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> From: owner-dinosaur@usc.edu [mailto:owner-dinosaur@usc.edu]On Behalf Of
> fabian Abu-Nasser
> Sent: Wednesday, March 06, 2002 4:09 PM
> just saw the reuters news item on feathers in a non-avian dinosaur.  Does
> this mean that the original archeopteryx specimen could be from a
> dinosaur
> rather than a bird?

Actually, under modern systems of classification _Archaeopteryx_ is both a
bird and a dinosaur, just as a "flying fox" is both a bat and a mammal.

>  If so does it render the name archaeopteryx
> obsolete?

Not at all.  Most importantly, names in biological nomenclature don't change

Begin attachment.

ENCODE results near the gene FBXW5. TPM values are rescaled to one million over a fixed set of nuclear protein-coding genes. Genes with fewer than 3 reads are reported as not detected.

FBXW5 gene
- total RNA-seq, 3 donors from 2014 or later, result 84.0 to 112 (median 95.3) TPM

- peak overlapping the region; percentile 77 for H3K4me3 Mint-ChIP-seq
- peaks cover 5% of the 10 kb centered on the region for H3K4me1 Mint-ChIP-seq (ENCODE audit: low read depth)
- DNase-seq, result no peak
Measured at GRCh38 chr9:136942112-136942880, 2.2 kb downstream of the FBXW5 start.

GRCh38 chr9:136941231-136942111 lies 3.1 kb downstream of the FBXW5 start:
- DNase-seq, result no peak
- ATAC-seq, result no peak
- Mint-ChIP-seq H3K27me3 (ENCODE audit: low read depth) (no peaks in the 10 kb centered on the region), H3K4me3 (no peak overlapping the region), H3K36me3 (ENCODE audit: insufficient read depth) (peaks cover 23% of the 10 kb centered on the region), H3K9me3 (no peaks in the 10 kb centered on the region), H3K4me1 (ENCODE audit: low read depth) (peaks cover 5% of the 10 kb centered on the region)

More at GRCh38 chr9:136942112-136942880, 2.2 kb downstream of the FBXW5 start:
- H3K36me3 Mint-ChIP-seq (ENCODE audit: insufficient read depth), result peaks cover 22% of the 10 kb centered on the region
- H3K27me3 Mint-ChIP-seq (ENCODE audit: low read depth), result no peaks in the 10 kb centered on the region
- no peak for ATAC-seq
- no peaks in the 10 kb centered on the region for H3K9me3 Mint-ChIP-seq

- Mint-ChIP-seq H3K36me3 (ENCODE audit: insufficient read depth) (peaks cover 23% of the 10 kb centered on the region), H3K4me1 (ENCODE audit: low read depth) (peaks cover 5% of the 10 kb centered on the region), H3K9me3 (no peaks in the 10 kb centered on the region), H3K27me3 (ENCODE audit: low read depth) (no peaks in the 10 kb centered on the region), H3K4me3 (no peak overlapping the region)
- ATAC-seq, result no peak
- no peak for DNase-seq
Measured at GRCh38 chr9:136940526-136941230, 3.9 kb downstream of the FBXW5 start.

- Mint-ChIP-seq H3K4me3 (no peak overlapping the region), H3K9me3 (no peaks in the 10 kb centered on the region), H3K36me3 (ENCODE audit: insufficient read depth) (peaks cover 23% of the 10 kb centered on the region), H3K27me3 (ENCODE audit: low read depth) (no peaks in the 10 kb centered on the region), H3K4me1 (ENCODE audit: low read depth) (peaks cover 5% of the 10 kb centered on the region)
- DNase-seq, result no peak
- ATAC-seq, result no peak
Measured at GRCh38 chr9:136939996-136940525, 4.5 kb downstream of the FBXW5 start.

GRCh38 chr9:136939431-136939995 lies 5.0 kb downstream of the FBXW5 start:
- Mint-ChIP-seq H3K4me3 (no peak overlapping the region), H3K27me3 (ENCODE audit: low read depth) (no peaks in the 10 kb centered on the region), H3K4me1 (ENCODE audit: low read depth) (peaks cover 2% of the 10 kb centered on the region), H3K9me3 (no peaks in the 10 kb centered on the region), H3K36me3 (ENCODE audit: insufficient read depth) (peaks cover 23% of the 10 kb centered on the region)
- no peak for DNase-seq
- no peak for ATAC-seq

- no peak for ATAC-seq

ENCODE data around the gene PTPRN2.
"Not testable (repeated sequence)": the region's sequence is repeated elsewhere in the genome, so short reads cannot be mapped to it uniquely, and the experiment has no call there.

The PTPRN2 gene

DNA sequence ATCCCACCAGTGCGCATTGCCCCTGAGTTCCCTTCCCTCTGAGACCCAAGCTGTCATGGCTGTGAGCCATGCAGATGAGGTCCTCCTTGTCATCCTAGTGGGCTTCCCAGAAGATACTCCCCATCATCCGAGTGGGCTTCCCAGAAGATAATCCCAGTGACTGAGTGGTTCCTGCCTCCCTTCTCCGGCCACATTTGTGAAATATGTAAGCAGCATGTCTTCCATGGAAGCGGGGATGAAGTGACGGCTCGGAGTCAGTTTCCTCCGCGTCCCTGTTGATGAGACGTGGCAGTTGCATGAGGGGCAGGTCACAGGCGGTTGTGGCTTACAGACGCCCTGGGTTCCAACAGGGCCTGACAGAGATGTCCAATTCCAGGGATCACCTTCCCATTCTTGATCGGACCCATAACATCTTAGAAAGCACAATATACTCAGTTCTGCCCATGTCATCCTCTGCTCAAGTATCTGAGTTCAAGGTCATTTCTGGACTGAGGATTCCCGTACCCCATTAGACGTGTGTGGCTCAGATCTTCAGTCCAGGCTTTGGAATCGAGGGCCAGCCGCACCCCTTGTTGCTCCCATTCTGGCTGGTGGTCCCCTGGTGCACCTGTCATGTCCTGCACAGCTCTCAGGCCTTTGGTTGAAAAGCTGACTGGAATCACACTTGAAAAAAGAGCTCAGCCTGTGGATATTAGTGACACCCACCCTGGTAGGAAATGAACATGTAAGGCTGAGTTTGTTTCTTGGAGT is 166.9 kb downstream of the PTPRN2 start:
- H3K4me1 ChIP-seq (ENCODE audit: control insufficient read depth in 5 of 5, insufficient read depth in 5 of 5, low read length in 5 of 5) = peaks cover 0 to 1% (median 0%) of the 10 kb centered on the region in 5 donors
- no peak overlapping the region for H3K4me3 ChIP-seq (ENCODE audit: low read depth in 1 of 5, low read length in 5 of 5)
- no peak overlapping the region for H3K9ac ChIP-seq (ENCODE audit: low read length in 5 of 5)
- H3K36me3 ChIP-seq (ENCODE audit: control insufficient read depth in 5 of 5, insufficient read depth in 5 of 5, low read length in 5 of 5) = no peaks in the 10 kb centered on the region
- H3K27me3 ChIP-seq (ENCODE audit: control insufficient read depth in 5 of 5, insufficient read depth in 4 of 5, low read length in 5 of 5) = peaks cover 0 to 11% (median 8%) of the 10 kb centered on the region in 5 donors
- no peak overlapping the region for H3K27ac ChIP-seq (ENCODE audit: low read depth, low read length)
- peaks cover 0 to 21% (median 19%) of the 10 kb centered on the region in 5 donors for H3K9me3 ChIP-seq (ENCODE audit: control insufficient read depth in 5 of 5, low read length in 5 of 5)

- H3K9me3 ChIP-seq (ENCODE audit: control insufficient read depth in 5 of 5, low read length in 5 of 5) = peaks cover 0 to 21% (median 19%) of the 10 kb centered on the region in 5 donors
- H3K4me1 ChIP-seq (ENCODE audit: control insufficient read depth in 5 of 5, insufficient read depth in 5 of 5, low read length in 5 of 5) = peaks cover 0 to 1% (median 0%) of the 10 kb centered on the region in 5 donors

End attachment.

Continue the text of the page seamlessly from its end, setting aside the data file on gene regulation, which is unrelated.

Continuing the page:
simply because of understanding of the biology of the animal changes.  We
still call the early long-bodied whale _Basilosaurus_ even though it isn't a

Also, the name "_Archaeopteryx_" simply means "ancient wing", which still
applies as a good description.

Hope this helps.

                Thomas R. Holtz, Jr.
                Vertebrate Paleontologist
Department of Geology           Director, Earth, Life & Time Program
University of Maryland          College Park Scholars
                College Park, MD  20742
Phone:  301-405-4084    Email:  tholtz@geol.umd.edu
Fax (Geol):  301-314-9661       Fax (CPS-ELT): 301-405-0796